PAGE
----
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Comparing Atopic Dermatitis & Atopic-Like Dermatitis in Dogs

William Oldenhoff, DVM, DACVD, Madison Veterinary Specialists in Monona, Wisconsin


|December 2019

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In the Literature

Botoni LS, Torres SMF, Koch SN, Heinemann MB, Costa-Val AP. Comparison of demographic data, disease severity and response to treatment, between dogs with atopic dermatitis and atopic-like dermatitis: a retrospective study. Vet Dermatol. 2019;30(1):10-e4.


In dogs, atopic dermatitis (AD) is an inflammatory and pruritic skin disease associated with immunoglobulin E and is most commonly directed against environmental substances. Atopic-like dermatitis (ALD) often has the same clinical presentation as AD, but an immunoglobulin E component cannot be demonstrated. Immunoglobulin E serum levels are poorly correlated with canine AD; thus, AD and ALD are differentiated based on results of intradermal and serum allergen-specific testing.

This study compared 216 dogs that had AD and 37 dogs that had ALD. Dogs were enrolled in the ALD group if both allergen-specific and intradermal test results were negative. Dogs were enrolled in the AD group if at least one of these tests was positive. Investigators compared maintenance therapy protocols, pruritus levels, number of body sites affected before and after therapy, and demographic data. Although certain breeds (ie, Labrador retrievers, English bulldogs, American Staffordshire terriers, soft-coated wheaten terriers) were overrepresented in the AD group, there was otherwise no significant difference between the AD and ALD groups. Both groups had similar findings, with similar age of onset, similar pruritus levels, and  similar response to treatment.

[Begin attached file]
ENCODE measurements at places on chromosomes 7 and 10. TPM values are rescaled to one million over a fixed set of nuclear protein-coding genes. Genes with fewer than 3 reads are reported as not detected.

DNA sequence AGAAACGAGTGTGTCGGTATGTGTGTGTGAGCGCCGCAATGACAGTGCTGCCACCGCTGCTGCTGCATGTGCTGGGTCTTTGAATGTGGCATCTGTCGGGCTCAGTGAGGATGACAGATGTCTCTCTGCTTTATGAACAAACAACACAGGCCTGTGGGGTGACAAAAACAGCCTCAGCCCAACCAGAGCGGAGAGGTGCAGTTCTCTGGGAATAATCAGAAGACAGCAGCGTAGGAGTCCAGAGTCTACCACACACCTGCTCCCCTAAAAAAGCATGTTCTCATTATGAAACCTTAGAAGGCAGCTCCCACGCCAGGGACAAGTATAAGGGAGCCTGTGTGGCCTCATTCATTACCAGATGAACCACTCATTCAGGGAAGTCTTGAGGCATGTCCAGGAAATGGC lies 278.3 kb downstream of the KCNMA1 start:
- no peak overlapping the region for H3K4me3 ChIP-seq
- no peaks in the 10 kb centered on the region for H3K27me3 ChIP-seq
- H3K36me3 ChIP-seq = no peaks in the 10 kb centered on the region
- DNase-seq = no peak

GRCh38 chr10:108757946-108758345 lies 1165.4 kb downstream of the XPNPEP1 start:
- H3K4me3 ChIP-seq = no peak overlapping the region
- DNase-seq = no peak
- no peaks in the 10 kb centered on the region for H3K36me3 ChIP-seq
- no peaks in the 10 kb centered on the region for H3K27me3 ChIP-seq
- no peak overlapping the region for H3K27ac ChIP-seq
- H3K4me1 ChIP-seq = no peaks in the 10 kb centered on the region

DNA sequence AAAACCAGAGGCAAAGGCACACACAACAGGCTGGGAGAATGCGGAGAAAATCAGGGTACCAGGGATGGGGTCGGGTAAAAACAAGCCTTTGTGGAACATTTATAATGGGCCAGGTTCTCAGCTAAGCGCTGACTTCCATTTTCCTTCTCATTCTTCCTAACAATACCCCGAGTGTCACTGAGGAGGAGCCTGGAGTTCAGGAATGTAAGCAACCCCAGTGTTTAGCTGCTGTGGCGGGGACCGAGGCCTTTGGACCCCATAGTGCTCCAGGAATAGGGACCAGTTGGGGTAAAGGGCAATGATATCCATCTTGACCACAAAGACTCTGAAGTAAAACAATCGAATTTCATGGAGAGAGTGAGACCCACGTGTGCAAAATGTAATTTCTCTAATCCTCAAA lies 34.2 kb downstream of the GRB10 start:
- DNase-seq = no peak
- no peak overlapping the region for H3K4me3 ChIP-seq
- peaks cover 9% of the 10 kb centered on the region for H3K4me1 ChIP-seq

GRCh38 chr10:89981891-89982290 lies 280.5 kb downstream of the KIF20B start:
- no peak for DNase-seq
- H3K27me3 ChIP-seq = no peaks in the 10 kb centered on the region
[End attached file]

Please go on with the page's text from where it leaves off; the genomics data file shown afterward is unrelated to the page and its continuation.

Key pearls to put into practice:


The finding of no significant differences between dogs that had AD and dogs that had ALD suggests that both conditions are manifestations of the same disease process. Further study is needed to support this.


Allergy testing is recommended in dogs that have clinical signs compatible with AD. If positive allergy test results can be demonstrated, immunotherapy is advised, as this is the only treatment that can reverse or potentially cure a dog that has an allergy, rather than just mask the clinical signs.


Allergen-specific immunotherapy should not be initiated if allergy testing fails to document any hypersensitivities. In such cases, the clinician should use therapies judiciously to decrease clinical signs and maintain comfort.


Allergen-specific and intradermal testing test for allergy differently. If a patient is negative on allergen-specific testing, intradermal testing may still yield a positive result; thus, it is recommended these cases be referred to a board-certified veterinary dermatologist for intradermal testing.

For global readers, a calculator to convert laboratory values, dosages, and other measurements to SI units can be found here.

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